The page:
Ahead of ESOF 2014, we talk to three leading figures in science, technology and academia who through frustrations of not having the effective tools necessary to do their work, decided to build their own.
In this three-part series in the run-up to Europe’s largest, general science meeting held every two years, this year in Copenhagen (June 21-26), we look at the increasing number of start-up companies that are “spinning out” of academic institutions worldwide.
From a tool to share research in a citable way, to a system that tracks and reports on academic’s grants and publications, many researchers are building their own tools and are not from traditional tech-transfer offices.
Founded by two neuroscientists Henry and Kamila Markram from the Swiss Federal Institute of Technology (EPFL) in 2007, Frontiers was formed out of the collective frustration and desire to empower researchers to change the way science is created, evaluated and communicated, through open access publication and open science tools.
Similarly, Figshare was born out of the frustration of founder Mark Hahnel, who believed academics were not getting the credit they deserved for research. He set up the company, part of Digital Science, to allow researchers to publish all their data in a citable and shareable manner.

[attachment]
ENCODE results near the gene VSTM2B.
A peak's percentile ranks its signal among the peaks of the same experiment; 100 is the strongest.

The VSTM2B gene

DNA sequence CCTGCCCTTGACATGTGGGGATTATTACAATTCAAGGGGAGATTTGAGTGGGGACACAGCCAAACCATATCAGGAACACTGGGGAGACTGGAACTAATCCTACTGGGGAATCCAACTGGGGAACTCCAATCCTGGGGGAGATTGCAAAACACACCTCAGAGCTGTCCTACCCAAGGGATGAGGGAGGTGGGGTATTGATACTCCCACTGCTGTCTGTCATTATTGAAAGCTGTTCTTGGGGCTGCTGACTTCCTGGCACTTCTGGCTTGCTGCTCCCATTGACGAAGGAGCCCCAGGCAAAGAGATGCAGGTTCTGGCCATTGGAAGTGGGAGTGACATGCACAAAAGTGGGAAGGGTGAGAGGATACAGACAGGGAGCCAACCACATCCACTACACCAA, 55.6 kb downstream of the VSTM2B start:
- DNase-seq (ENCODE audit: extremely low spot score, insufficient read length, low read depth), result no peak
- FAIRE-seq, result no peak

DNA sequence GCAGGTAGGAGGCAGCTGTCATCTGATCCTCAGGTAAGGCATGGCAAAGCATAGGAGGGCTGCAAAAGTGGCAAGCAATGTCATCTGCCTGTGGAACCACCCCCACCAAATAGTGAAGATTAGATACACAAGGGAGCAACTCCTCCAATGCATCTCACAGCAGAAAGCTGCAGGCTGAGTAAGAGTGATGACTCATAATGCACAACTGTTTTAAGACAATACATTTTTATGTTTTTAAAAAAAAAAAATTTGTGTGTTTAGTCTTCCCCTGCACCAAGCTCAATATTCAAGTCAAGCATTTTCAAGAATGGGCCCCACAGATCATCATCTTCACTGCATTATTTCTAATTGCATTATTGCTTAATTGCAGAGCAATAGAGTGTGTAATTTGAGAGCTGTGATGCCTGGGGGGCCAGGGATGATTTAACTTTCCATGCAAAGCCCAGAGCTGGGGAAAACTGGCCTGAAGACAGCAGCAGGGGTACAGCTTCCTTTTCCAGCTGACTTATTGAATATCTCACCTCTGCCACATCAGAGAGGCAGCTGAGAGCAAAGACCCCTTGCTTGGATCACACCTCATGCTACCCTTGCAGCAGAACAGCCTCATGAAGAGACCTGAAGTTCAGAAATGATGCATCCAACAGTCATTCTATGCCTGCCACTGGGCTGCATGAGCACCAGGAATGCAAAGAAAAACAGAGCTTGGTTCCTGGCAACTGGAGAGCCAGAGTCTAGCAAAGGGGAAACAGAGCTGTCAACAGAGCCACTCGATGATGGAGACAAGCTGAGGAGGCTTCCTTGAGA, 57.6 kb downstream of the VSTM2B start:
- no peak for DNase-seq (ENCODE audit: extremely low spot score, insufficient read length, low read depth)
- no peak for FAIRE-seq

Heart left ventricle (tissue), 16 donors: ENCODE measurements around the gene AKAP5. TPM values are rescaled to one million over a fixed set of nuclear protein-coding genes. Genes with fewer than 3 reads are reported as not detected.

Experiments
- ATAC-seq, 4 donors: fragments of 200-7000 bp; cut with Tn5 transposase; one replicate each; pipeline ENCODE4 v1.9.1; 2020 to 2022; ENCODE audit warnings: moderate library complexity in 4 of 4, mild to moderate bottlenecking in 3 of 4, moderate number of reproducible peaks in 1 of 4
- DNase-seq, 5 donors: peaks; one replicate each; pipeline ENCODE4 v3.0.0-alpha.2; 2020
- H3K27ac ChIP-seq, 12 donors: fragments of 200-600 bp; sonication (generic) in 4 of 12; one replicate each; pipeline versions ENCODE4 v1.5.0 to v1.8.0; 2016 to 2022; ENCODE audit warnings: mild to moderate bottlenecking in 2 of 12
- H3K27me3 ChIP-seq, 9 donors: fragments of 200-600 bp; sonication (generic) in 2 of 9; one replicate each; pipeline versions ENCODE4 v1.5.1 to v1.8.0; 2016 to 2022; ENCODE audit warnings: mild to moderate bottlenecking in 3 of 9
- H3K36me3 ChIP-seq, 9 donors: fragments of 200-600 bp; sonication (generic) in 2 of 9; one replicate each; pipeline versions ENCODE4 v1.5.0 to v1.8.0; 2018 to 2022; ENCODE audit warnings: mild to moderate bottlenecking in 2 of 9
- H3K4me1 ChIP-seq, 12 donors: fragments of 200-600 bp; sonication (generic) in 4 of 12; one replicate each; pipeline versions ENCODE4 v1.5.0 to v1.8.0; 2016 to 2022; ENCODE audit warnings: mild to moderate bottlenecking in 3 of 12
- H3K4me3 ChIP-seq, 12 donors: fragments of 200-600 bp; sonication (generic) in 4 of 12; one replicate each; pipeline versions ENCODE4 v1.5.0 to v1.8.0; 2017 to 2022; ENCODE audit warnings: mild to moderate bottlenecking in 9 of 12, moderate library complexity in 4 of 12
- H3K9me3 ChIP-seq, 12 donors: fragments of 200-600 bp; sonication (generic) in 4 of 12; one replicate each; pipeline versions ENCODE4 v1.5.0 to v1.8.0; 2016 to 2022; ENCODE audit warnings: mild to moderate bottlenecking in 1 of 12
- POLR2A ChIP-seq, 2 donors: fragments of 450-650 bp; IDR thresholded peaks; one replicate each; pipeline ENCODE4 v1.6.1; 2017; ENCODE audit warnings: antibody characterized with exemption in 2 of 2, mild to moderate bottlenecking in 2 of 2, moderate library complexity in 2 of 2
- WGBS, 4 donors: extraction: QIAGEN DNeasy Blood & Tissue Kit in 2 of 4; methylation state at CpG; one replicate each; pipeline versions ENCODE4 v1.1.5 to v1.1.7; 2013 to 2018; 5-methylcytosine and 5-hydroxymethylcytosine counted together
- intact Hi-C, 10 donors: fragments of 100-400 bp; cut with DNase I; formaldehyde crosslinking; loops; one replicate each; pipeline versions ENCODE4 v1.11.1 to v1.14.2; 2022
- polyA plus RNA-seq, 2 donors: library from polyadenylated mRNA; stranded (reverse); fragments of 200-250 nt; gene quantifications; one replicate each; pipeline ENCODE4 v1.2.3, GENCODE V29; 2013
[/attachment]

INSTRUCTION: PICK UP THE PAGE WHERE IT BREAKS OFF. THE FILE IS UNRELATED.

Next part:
Dave Copps created Brainspace from frustrations to keep scientists and researchers connected to the abundance of critical information on the web using a self-organising platform. The tool semantically connects the enterprise and persistently links up people with their interests.
Over the course of the three blogs, each will define their motives, their successes and the lessons learned from creating their respective businesses. Today, we look at Mark and Dave’s respective stories with Kamila’s to follow on Monday.
- Mark Hahnel: On making the leap from academia to business and why he thinks open science is revolutionising the research community.
- Dave Copps: On how social platforms are changing the way in which scientists work and how technology is being used to advance open research.
- Kamila Markram: On the growing numbers of academics starting companies as a result of frustrations and advances in open science.
The three interviewees will be talking at an ESOF 2014 panel session called “I owe my business to my frustration as a scientist” on Monday, 23 June from 3pm-4.15pm (CET) at the Malting Hall. The session will be a more in-depth exploration of the three case studies in the sphere of science communication. It will focus on the genesis of these ideas, and what it took to turn them into a successful, viable business.
If you can’t make the ESOF panel in person, then we will be tweeting using the hashtag #ESOFmyscibus